Kim is speaking my language.  Is that why I felt so out of place in the hustle-bustle of Corporate America?  Is that why the writing world is my haven?  Although my journey was to take a path away from concrete slabs and cubicles, not everyone chooses that path.  What we must remember is to shift into the love or fear-based worlds internally.  It’s a deeply intuitive awareness.  Whether in a meeting or with a client or at home, we can access the way we choose to respond to our situations with fear and pride or humor and excitement, discerning which world will best help us.


“In the fear-based world you need to set a goal, you need to know where you are going and you share the world so that you can achieve that world.  Everything that is not on track is an obstacle and you overcome it.  That’s the attitude you have to have in the fear-based world.  In the love love-based world, it’s very internal.  You keep a check asking yourself, am I enjoying this, does this feed me?  And you need to trust it and you don’t know where you’re going to go, but you trust, as long as your connected to your inner sense of loving it, it will take you where you need to go.  We live in such a fear-based world that you’re like a salmon going against the stream when you choose to operate within the love-based world.  We need to give language to it and we need to validate the second world, so that people have the ability to move from one to the other and not feel like they are out of step sometimes.”  So often we can feel out of step or not quite ourselves when experiencing the darker side of ourselves.  I talk to Kim about the light and dark sides within us.  How our world tends to honor the light, and, like the winter, shun or yearn to get out of dark moments.


 If all you can ever admit to is the light side, then it’s very stagnating, there’s no growth there’s no development.  It’s kind of plastic. There’s less opportunity to be real.  It forces us to put on masks if we only talk about our light.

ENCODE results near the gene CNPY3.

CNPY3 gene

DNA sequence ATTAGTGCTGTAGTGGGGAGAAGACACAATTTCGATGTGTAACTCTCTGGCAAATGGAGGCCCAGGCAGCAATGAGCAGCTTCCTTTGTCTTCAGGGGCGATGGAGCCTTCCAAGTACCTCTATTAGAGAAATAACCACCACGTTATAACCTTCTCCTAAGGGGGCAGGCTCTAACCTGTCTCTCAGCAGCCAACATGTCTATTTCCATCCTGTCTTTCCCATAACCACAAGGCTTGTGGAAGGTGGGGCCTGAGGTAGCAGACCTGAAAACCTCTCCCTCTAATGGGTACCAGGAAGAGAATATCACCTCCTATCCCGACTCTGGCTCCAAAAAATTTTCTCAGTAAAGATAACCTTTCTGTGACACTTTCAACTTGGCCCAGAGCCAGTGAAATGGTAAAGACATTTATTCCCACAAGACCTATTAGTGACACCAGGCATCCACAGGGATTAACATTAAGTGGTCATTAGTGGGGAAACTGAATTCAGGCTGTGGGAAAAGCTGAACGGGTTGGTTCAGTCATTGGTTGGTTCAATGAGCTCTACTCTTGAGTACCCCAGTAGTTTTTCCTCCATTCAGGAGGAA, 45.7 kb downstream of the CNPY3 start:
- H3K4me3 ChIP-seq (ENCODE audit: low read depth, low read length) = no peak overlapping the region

Kim wonders what the world could be like if talking about depression could be encouraged rather than stigmatized or judged.  Let us not put on our game faces and get the job done.  Let us not keep things in boxes.  May we rip open these boxes and tackle tough situations, tough topics.  Let’s take down the masks and see the story in wrinkles, the adventure in a scar.  Instead of covering up, reveal, release and reconnect.  Instead of pulling in for ourselves, may we share a little bit more of our whole hearts and our gifts. Recognizing the power in fear-based and love-based worlds, masculine and feminine archetypes, Kim ultimately suggests, “We need to make space for both those things.”


Kim’s made space in her life as a mother, a risk-taker, a writer, many levels of herself allowing masculine and feminine power to guide her.  A mother of two growing girls, I ask her what she’d want her daughters to learn about being a woman in today’s world.  She tells me, “The value of the love-based world.  The whole journey to really first love yourself, take the time to learn to love another, and to love your connection to everything, and to see that.  I have this theory that fear comes and gets you – it pushes you around, so you push back and that makes you stronger, braver and you can live a bigger world.  Love, you have to awake to.  You have to welcome it into your world.  You have to look for it.  I would like teach my daughters to make space to awaken to love, which I hope I have done.”  When we draw back to the simplicity and playfulness of love, things feel easier, freer.  The tenseness and heaviness of daily tasks and become a bit more manageable when we come from the pureness of love.  I think Kim gets to the core of every woman’s desire as a mother and a human being: to love and to be loved.


feature image provided by Emma Plunkett